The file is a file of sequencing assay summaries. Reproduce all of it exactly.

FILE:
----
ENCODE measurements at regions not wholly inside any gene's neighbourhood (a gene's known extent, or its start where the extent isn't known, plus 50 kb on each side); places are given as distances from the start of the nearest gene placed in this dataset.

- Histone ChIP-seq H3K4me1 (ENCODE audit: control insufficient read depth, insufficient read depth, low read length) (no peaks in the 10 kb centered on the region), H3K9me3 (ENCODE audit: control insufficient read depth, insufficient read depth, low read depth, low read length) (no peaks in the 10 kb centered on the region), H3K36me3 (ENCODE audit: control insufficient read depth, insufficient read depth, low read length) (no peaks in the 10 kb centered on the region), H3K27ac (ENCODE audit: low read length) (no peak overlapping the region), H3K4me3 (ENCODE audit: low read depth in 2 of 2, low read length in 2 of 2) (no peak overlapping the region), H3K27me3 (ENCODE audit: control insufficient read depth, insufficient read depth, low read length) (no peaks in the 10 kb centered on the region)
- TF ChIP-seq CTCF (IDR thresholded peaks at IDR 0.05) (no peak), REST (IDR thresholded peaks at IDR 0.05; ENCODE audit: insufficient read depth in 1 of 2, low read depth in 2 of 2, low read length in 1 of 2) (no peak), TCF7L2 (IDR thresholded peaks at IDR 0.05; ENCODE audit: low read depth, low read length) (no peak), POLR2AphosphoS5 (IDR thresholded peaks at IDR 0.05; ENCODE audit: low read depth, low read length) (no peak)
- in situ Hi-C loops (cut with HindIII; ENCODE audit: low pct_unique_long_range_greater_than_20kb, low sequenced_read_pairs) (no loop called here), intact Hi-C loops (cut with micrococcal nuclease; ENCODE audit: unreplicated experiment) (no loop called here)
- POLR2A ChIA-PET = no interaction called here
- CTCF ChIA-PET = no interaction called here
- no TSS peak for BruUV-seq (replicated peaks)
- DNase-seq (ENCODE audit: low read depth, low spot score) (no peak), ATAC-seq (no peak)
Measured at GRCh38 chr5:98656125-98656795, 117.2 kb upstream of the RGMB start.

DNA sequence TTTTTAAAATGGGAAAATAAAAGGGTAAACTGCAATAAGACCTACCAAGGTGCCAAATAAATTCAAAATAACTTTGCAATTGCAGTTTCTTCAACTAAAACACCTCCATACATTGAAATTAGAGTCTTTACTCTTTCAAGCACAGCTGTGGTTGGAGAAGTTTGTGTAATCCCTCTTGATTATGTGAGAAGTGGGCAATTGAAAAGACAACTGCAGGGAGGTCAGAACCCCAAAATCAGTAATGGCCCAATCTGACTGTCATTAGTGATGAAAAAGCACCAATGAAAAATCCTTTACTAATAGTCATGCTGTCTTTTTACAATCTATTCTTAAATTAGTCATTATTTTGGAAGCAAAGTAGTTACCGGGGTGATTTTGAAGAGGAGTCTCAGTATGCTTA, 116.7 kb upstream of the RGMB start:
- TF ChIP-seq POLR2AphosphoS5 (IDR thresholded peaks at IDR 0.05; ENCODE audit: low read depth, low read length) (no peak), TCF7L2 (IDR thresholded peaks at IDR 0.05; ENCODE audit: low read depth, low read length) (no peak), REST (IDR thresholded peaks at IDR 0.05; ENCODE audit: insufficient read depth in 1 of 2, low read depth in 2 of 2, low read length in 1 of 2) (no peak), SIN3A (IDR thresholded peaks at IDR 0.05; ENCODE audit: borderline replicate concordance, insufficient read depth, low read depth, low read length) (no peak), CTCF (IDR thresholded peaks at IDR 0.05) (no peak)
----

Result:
ENCODE measurements at regions not wholly inside any gene's neighbourhood (a gene's known extent, or its start where the extent isn't known, plus 50 kb on each side); places are given as distances from the start of the nearest gene placed in this dataset.

- Histone ChIP-seq H3K4me1 (ENCODE audit: control insufficient read depth, insufficient read depth, low read length) (no peaks in the 10 kb centered on the region), H3K9me3 (ENCODE audit: control insufficient read depth, insufficient read depth, low read depth, low read length) (no peaks in the 10 kb centered on the region), H3K36me3 (ENCODE audit: control insufficient read depth, insufficient read depth, low read length) (no peaks in the 10 kb centered on the region), H3K27ac (ENCODE audit: low read length) (no peak overlapping the region), H3K4me3 (ENCODE audit: low read depth in 2 of 2, low read length in 2 of 2) (no peak overlapping the region), H3K27me3 (ENCODE audit: control insufficient read depth, insufficient read depth, low read length) (no peaks in the 10 kb centered on the region)
- TF ChIP-seq CTCF (IDR thresholded peaks at IDR 0.05) (no peak), REST (IDR thresholded peaks at IDR 0.05; ENCODE audit: insufficient read depth in 1 of 2, low read depth in 2 of 2, low read length in 1 of 2) (no peak), TCF7L2 (IDR thresholded peaks at IDR 0.05; ENCODE audit: low read depth, low read length) (no peak), POLR2AphosphoS5 (IDR thresholded peaks at IDR 0.05; ENCODE audit: low read depth, low read length) (no peak)
- in situ Hi-C loops (cut with HindIII; ENCODE audit: low pct_unique_long_range_greater_than_20kb, low sequenced_read_pairs) (no loop called here), intact Hi-C loops (cut with micrococcal nuclease; ENCODE audit: unreplicated experiment) (no loop called here)
- POLR2A ChIA-PET = no interaction called here
- CTCF ChIA-PET = no interaction called here
- no TSS peak for BruUV-seq (replicated peaks)
- DNase-seq (ENCODE audit: low read depth, low spot score) (no peak), ATAC-seq (no peak)
Measured at GRCh38 chr5:98656125-98656795, 117.2 kb upstream of the RGMB start.

DNA sequence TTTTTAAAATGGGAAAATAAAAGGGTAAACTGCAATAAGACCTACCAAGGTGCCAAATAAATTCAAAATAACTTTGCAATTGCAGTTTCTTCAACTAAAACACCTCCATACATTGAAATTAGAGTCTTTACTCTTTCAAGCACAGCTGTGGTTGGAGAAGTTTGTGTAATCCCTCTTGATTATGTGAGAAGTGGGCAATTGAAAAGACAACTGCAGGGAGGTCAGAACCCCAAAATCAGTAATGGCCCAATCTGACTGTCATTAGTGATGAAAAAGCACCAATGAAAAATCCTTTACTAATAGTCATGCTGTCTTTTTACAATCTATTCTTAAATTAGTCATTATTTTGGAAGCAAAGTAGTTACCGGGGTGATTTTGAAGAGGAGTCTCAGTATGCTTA, 116.7 kb upstream of the RGMB start:
- TF ChIP-seq POLR2AphosphoS5 (IDR thresholded peaks at IDR 0.05; ENCODE audit: low read depth, low read length) (no peak), TCF7L2 (IDR thresholded peaks at IDR 0.05; ENCODE audit: low read depth, low read length) (no peak), REST (IDR thresholded peaks at IDR 0.05; ENCODE audit: insufficient read depth in 1 of 2, low read depth in 2 of 2, low read length in 1 of 2) (no peak), SIN3A (IDR thresholded peaks at IDR 0.05; ENCODE audit: borderline replicate concordance, insufficient read depth, low read depth, low read length) (no peak), CTCF (IDR thresholded peaks at IDR 0.05) (no peak)